Due to some of the best creepy facebook messaging I have ever done, for the last few months I’ve been working for See Colombia Travel, the premier English blog about Colombia. The internship is unpaid but a lot of fun & great experience for me. As well as being incredible experience I also got the opportunity this week, through the blog, to accompany my editor on a blog trip to the beautiful town of Guatape in Antioquia.
Blog trip sounds incredibly glamorous. Just the idea of a free trip to anywhere when it was nearing the end of the month when I would usually be eating nothing but dry arepas and instant soup was pretty fabulous.
See Colombia Travel were invited to beautiful Guatape to take part in the annual walking festival that they were holding. A post about which will be forthcoming. As part of the trip we were invited to stay at the beautiful Los Recuerdos hotel, visit El Penol and climb its 740 steps for the best view of the area as well as visiting the astoundingly colourful Guatape town.
Day 1 in Guatape
We started early with a 4:30am taxi to the airport. The flight was with LAN airline, it must have been comfortable because I have recollection of around fifteen minutes on the plane. I slept as soon as I hit my seat. I wish I could do the same on all flghts!
We were met at the airport by the lovely people from the Medellin board of tourism, who took us for a hearty breakfast and we started on our way to Guatape. We would be spending a night in Los Recuerdos hotel, a serious step up from my usual ten in a hostel room travelling experience! The main focus of the trip would be to take part in the annual hiking festival that the town was holding the next day. Today though we had time to visit some famous sights, take a speedboat tour and spend some time enjoying this luxurious hotel. Something I was very much looking forward to.
Visiting El Peñol, a big ‘ol rock with a hella lotta steps.
Our first point of interest was El Peñol, the millions of years old, 66 million tonne rock which has become the most famous sight in the Antioquia department.
740 steps later, at the top of the humongous rock, I was cursing my lifestyle of late nights, tequila and many cheese covered arepas. It was all worth it though, when, with jittery legs, I stood at the top and took in the incredible view of the flooded valleys surrounding the rock. Guatape has a unique landscape of rolling hills and valleys that were flooded in the 1960’s to create reservoir for a hydro electric damn which provides power to 30% of Colombia. Although its artificial the landscape is absolutely stunning, stretching out as far as the eye can see with lush greenery and glittering blue water.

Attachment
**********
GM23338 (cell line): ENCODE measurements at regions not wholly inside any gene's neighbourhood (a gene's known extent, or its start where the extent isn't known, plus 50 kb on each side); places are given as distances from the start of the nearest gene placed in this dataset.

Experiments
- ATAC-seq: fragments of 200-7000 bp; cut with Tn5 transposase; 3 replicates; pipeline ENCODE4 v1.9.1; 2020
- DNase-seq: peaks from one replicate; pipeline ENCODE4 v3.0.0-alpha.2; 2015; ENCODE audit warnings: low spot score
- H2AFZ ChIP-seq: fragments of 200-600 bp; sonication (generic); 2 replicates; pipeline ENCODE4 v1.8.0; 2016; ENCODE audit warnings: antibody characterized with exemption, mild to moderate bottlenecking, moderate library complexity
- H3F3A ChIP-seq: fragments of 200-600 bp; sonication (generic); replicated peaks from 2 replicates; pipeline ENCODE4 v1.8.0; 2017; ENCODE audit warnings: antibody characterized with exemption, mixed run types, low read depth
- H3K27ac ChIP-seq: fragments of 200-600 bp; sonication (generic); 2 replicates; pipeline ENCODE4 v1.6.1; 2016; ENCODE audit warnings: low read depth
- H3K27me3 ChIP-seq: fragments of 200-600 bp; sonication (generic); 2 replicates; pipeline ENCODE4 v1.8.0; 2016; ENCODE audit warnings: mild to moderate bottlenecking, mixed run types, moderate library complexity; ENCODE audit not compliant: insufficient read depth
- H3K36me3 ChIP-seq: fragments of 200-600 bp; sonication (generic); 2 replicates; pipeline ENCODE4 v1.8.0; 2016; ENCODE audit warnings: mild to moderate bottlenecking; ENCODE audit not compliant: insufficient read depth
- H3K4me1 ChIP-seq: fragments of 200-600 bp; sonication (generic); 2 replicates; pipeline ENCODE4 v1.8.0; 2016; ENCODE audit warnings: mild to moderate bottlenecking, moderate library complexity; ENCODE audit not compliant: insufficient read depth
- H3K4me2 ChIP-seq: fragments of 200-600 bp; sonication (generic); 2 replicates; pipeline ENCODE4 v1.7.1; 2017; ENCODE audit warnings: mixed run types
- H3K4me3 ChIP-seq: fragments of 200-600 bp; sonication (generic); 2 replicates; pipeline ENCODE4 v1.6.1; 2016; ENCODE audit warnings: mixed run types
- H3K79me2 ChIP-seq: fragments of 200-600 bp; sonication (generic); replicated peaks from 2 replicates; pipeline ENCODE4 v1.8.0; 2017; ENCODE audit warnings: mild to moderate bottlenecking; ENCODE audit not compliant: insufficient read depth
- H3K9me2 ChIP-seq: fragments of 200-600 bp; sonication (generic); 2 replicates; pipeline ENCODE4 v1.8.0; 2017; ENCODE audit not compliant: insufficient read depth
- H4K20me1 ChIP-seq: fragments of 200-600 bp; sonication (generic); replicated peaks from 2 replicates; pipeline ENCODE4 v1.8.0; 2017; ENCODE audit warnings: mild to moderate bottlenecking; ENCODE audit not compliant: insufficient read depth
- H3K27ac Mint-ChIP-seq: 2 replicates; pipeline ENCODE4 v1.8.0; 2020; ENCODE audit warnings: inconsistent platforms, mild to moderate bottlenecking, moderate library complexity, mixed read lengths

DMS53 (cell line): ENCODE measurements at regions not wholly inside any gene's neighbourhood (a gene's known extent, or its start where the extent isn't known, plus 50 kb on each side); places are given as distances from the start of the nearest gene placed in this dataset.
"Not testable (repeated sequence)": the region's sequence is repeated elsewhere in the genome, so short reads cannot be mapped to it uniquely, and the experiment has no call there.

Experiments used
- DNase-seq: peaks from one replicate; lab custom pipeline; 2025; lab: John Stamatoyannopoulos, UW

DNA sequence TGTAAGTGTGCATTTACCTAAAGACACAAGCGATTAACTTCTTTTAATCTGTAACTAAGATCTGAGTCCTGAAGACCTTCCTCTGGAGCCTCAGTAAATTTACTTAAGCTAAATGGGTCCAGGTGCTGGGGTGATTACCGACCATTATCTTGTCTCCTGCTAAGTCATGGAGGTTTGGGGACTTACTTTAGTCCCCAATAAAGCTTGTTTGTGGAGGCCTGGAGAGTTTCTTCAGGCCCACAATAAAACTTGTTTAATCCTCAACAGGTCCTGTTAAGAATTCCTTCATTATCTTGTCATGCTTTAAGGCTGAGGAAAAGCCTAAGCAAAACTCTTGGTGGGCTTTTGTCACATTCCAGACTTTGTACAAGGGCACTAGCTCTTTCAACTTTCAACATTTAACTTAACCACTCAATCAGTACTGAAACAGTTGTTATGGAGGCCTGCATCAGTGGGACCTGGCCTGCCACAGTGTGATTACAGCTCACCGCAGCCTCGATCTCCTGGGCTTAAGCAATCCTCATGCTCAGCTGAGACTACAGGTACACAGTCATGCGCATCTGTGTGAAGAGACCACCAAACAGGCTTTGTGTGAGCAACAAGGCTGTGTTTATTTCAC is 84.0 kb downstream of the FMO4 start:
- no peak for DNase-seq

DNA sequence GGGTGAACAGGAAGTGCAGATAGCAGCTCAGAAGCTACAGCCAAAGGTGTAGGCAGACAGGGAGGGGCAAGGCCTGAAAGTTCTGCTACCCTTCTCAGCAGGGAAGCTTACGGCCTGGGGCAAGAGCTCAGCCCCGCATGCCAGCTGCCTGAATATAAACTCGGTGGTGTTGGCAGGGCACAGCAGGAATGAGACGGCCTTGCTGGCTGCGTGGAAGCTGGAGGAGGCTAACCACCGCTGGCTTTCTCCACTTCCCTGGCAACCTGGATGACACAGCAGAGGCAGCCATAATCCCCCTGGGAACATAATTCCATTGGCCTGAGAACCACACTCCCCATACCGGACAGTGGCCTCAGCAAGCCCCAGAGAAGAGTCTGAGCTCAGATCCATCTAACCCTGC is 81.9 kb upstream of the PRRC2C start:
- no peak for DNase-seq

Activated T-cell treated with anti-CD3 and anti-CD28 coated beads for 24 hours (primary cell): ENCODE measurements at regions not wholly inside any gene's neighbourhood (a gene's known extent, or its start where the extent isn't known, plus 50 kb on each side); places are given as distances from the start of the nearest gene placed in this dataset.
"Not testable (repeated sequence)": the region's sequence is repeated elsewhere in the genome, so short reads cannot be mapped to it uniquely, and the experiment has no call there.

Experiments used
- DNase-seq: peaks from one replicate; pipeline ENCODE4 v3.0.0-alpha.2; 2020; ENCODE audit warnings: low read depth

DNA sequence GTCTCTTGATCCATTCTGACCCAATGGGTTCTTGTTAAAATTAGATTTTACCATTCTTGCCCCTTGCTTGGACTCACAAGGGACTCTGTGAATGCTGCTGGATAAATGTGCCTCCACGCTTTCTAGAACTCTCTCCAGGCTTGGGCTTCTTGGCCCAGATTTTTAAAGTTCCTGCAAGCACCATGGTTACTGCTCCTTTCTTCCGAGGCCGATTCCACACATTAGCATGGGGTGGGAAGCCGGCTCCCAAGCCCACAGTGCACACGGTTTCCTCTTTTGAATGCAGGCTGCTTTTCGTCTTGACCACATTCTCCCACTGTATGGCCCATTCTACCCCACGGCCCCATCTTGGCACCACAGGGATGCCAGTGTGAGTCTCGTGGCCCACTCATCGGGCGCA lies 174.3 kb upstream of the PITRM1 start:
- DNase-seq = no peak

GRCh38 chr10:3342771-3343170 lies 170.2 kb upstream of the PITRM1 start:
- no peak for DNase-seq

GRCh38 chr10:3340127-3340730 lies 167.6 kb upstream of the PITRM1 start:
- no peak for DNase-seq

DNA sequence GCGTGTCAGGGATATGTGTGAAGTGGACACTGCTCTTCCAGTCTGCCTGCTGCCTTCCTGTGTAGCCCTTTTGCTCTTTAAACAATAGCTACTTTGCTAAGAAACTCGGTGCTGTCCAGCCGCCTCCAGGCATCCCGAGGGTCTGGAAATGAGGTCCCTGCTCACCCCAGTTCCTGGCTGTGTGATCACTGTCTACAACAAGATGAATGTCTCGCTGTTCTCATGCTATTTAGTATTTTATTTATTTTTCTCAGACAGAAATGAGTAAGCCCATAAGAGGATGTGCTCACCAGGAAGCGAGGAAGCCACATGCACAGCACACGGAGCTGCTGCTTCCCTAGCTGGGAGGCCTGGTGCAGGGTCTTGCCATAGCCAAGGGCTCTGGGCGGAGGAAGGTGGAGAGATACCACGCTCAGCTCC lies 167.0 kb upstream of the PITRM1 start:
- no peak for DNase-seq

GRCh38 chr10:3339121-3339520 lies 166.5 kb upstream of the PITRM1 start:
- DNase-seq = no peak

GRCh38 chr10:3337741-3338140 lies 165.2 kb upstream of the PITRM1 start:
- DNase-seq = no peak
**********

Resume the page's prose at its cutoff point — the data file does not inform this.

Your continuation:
My favourite rock fact (because I have just so many rock facts) is about the weird lettering on the side of the rock. The ownership of the rock had been long disputed with disagreements springing up between residents of Guatape and El Peñol. Guatape tried to end this dispute in the most mature and traditional of manners. It belongs to me, I have my name on it. When the residents of El Peñol saw that the Guatapeans were trying to claim ownership with the help of white paint and what I can only imagine to be a humongous paintbrush, they formed a mob and stopped them in their tracks. So now the rock has what looks like GI painted on its northern side. Amazing.
Its impossible not to be cheery as you wander through this little technicolour town. Guatape is definitely not dull. Decorated primarily for the tourism that its flashy decoration pulls in, this doesn’t detract from the atmosphere of this charming town. Shops, restaurants, cafes and the occasional old fashioned billiard hall all exist within this riot of colour where no surface is left unpainted and bright, lively murals decorate the walls, telling stories of the town and its residents.
We wandered around the lollypop land like streets, dodging the tuk tuk style motos with a Colombian twist and taking in the sights, sounds and smells of this friendly place. I’d already love to revisit Guatape. the relaxed feel of the town begs for a few days or a week to really wander the streets and kick back with a beer in the many cafes that surround the main square.
After a wonderful day exploring the area we headed back for an early night. The next day we would would join in with the hiking festival and as the steps of El Peñol had made my breathing laboured and my knees tremble I was more than a little concerned what a day of hiking would bring. . . .